Text Excerpt from Article by Signe Brewster
Geim and his colleague Novoselov received the Nobel Prize in physics in 2010 for their work. They published their findings in “Science” in October 2004 (get it here).
Geim and Novoselov’s paper was wildly interesting to other scientists because of its description of graphene’s strange physical properties. Electrons move through graphene incredibly fast and begin to exhibit behaviors as if they were massless, mimicking the physics that governs particles at super small scales.
“That kind of interaction inside a solid, so far as anyone knows, is unique to graphene,” wrote Geim and another famous graphene researcher, Philip Kim, in a 2008 Scientific American article. “Thanks to this novel material from a pencil, relativistic quantum mechanics is no longer confined to cosmology or high-energy physics; it has now entered the laboratory.”
Graphene’s special properties don’t stop with weird physics. It’s also:
Conductive: Electrons are the particles that make up electricity. So when graphene allows electrons to move quickly, it is allowing electricity to move quickly. It is known to move electrons 200 times faster than silicon because they travel with such little interruption. It is also an excellent heat conductor. Graphene is conductive independent of temperature and works normally at room temperature.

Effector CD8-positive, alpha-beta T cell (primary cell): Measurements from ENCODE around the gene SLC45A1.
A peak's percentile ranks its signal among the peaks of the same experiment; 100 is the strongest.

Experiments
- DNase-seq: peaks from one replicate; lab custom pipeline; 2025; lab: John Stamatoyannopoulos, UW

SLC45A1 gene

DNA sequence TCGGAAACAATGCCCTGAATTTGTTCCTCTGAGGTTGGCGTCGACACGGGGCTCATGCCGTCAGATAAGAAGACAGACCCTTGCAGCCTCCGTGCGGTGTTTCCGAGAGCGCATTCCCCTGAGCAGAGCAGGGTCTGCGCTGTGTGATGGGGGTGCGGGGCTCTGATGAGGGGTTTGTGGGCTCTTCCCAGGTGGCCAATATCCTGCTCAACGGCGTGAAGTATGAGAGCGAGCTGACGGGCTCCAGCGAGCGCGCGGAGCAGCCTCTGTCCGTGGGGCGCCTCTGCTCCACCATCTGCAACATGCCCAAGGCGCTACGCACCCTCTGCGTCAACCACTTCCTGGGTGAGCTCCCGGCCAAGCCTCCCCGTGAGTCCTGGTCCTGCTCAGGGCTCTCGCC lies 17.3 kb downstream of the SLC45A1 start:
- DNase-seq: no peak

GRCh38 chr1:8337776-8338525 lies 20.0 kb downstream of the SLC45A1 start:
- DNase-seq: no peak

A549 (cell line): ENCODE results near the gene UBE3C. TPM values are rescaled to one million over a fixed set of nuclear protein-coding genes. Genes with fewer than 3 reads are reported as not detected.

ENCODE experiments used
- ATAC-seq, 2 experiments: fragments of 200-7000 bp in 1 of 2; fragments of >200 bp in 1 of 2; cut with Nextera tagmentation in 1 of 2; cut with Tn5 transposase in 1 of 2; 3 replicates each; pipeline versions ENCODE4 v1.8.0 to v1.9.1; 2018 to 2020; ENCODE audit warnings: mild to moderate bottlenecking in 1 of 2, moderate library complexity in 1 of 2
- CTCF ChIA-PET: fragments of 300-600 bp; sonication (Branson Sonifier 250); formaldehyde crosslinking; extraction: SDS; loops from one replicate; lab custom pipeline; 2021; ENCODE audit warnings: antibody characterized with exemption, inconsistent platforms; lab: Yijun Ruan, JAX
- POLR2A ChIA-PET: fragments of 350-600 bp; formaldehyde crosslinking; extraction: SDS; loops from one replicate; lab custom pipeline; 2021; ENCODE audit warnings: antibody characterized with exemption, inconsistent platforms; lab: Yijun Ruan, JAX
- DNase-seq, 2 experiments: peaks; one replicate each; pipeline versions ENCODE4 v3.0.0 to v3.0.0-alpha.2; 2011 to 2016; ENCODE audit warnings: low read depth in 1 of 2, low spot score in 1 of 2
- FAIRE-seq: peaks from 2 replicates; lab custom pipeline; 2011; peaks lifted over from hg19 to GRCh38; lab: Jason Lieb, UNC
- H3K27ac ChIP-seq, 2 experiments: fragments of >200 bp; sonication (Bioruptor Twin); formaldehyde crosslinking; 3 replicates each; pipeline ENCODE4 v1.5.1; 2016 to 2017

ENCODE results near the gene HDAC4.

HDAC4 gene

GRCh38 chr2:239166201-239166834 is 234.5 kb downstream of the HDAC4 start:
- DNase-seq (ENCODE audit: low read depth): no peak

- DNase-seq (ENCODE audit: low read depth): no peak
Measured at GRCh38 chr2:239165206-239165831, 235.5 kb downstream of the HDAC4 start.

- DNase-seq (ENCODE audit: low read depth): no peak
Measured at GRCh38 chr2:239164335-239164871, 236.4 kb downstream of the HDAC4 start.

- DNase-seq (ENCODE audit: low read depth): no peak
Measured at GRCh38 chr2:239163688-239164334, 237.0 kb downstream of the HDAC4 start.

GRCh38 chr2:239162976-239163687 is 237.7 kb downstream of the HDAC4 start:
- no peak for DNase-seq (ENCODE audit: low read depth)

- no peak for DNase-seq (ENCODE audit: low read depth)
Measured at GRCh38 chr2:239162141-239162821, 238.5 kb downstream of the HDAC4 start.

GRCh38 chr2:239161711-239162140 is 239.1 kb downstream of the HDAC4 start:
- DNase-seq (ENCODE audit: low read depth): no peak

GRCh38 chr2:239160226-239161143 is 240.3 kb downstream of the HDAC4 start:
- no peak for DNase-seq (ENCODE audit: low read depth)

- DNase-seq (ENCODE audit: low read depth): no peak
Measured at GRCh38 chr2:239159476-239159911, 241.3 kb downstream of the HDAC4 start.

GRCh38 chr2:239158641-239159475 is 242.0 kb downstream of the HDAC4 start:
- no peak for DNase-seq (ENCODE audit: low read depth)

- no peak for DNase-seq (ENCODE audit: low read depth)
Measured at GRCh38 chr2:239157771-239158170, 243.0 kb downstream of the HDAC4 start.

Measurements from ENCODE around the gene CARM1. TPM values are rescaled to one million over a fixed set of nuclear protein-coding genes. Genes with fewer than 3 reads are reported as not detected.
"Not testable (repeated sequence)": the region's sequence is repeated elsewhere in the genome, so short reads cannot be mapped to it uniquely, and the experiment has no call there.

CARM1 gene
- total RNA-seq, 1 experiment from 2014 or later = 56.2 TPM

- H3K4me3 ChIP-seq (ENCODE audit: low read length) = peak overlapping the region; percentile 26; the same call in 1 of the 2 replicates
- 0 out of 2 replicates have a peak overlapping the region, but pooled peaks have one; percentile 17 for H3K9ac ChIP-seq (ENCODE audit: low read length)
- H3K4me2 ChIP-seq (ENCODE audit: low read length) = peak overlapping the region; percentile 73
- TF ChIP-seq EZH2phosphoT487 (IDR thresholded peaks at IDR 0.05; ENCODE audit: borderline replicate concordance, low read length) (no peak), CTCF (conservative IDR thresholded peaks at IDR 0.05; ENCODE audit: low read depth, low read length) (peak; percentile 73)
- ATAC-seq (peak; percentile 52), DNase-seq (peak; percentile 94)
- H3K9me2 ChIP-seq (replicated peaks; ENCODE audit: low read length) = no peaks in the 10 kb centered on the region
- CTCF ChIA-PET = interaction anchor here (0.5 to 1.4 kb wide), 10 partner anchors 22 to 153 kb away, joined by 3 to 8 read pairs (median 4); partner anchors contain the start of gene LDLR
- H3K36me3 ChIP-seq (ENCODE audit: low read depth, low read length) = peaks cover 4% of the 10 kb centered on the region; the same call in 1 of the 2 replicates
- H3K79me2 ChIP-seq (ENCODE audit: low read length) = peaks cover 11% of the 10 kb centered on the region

Strong: As mentioned earlier, it would take an elephant with excellent balance to break through a sheet of graphene. It is very strong due to its unbroken pattern and the strong bonds between the carbon atoms. Even when patches of graphene are stitched together, it remains the strongest material out there.
Flexible: Those strong bonds between graphene’s carbon atoms are also very flexible. They can be twisted, pulled and curved to a certain extent without breaking, which means graphene is bendable and stretchable.
Transparent: Graphene absorbs 2.3 percent of the visible light that hits it, which means you can see through it without having to deal with any glare.